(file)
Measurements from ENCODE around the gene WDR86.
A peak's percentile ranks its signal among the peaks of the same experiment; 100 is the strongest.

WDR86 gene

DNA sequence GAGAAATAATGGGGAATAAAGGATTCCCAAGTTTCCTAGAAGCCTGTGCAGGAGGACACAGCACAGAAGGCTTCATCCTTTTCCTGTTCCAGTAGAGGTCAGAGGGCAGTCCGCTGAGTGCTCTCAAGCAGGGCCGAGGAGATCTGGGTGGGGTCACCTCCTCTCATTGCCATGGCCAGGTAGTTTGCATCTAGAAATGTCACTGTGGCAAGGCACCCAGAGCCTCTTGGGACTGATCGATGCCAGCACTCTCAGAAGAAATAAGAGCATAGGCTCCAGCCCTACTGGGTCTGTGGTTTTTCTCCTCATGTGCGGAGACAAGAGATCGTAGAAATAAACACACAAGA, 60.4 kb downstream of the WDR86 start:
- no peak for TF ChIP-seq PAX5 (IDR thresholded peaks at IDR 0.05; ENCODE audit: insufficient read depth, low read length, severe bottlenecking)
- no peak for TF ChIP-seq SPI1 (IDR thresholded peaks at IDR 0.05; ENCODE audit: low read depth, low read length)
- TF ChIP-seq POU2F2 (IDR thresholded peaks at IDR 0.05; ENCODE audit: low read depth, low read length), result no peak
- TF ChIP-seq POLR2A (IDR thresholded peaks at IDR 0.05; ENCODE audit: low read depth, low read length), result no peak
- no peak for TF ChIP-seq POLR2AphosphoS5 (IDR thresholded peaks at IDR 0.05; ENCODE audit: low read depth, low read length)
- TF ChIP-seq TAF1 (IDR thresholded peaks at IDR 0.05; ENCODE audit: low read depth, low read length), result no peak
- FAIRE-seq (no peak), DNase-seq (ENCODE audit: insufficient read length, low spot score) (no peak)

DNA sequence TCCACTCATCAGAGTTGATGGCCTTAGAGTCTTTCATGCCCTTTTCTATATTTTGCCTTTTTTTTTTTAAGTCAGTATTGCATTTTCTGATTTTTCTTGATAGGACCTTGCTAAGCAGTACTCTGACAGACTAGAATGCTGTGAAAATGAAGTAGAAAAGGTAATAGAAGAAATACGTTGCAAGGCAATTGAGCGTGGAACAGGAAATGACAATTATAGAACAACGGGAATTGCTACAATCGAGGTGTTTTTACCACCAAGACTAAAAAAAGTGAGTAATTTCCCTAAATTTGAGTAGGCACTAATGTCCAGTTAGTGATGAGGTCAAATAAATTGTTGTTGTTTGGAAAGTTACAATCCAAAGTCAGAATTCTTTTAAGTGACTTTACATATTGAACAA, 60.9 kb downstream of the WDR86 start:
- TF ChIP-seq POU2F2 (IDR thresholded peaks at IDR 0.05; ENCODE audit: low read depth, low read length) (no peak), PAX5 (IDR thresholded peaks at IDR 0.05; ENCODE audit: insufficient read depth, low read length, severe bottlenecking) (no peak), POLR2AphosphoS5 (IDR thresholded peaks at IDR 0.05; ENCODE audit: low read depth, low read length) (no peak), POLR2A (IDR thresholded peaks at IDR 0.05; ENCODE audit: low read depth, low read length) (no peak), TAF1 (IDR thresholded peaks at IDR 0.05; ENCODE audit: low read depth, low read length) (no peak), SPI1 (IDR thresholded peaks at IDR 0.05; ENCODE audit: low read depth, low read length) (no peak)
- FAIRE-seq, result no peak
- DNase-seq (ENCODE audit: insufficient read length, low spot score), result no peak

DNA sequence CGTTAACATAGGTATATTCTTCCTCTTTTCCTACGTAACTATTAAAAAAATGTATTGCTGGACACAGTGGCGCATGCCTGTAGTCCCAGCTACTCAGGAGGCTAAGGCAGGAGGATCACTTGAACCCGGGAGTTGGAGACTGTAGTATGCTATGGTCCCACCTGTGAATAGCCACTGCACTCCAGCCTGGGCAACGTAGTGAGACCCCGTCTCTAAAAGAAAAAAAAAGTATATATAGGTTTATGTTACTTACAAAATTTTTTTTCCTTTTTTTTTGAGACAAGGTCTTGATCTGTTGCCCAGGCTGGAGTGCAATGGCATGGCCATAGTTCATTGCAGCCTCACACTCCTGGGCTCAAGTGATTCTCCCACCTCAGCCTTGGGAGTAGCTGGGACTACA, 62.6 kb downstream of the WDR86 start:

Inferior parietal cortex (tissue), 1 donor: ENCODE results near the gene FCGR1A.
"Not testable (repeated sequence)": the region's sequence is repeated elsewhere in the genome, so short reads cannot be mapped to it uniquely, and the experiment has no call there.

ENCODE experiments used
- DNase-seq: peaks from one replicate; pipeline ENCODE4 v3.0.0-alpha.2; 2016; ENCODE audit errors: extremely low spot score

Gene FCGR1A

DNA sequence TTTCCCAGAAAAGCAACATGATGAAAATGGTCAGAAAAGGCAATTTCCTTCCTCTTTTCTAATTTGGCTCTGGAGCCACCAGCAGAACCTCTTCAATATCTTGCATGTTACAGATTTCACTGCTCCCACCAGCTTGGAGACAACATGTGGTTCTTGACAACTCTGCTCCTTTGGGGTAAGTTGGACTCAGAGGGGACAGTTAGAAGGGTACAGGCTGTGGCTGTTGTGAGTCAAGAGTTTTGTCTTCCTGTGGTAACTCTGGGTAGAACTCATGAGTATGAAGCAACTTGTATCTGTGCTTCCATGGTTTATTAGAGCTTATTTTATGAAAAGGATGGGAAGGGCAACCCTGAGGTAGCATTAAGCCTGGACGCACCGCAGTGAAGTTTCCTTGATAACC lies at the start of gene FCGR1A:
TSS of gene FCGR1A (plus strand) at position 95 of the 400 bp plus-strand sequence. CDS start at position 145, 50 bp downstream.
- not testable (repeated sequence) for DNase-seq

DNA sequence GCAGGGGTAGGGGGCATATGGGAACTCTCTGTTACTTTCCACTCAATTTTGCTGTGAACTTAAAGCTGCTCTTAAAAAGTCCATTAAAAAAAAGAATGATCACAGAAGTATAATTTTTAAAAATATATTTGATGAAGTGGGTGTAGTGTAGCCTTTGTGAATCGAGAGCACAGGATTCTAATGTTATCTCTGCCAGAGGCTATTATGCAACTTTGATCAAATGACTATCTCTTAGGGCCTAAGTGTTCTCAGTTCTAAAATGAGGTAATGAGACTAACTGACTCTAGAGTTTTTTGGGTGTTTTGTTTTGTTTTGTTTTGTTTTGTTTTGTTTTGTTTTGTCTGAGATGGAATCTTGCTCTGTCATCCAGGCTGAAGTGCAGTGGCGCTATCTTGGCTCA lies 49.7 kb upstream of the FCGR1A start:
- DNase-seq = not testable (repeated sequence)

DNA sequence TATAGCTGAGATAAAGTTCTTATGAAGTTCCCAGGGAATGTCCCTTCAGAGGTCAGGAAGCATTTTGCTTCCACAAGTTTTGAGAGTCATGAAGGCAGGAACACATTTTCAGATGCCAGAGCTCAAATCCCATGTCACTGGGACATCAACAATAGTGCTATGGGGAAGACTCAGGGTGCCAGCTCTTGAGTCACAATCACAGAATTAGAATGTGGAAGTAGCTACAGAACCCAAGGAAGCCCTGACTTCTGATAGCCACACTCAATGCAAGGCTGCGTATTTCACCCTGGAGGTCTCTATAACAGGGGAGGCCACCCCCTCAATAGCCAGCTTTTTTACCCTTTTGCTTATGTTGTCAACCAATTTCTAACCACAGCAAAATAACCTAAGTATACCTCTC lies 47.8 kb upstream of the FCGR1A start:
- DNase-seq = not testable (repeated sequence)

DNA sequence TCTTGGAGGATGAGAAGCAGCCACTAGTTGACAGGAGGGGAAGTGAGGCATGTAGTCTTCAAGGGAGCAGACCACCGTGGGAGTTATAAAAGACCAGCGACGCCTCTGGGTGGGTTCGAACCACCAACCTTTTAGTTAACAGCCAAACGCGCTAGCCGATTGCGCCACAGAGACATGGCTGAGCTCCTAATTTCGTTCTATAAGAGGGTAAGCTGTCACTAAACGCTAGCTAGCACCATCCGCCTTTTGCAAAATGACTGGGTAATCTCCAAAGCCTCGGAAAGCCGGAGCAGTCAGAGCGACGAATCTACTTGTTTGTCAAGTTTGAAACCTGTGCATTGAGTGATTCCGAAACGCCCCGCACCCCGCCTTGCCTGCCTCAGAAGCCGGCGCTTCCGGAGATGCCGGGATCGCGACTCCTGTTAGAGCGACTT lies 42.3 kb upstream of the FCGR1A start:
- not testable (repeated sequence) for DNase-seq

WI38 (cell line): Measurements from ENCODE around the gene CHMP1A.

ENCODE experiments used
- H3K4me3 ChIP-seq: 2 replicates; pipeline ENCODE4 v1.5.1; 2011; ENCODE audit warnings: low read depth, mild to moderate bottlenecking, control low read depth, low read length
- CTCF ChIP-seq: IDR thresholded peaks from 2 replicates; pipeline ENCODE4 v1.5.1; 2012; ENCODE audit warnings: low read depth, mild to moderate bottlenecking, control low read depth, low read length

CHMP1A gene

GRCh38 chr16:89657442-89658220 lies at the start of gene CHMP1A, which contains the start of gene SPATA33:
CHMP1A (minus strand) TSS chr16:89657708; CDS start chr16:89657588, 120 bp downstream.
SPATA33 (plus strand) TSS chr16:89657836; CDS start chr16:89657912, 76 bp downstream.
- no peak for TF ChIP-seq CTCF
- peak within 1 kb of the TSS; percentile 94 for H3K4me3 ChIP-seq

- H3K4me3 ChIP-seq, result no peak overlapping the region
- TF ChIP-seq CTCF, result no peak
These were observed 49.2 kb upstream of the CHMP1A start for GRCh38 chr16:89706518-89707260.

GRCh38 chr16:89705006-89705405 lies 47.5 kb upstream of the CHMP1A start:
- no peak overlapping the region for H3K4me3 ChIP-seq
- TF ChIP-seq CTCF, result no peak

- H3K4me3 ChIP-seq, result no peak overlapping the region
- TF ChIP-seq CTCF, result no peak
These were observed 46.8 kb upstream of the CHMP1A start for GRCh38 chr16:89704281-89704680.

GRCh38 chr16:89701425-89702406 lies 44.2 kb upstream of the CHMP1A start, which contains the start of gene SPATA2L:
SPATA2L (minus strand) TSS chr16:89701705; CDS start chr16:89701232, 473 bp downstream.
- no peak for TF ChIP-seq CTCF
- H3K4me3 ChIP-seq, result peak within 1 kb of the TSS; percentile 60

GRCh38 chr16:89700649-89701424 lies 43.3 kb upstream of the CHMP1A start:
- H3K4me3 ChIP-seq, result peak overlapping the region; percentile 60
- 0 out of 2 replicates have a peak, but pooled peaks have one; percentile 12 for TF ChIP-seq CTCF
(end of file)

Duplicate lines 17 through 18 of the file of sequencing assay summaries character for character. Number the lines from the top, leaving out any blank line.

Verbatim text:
Inferior parietal cortex (tissue), 1 donor: ENCODE results near the gene FCGR1A.
"Not testable (repeated sequence)": the region's sequence is repeated elsewhere in the genome, so short reads cannot be mapped to it uniquely, and the experiment has no call there.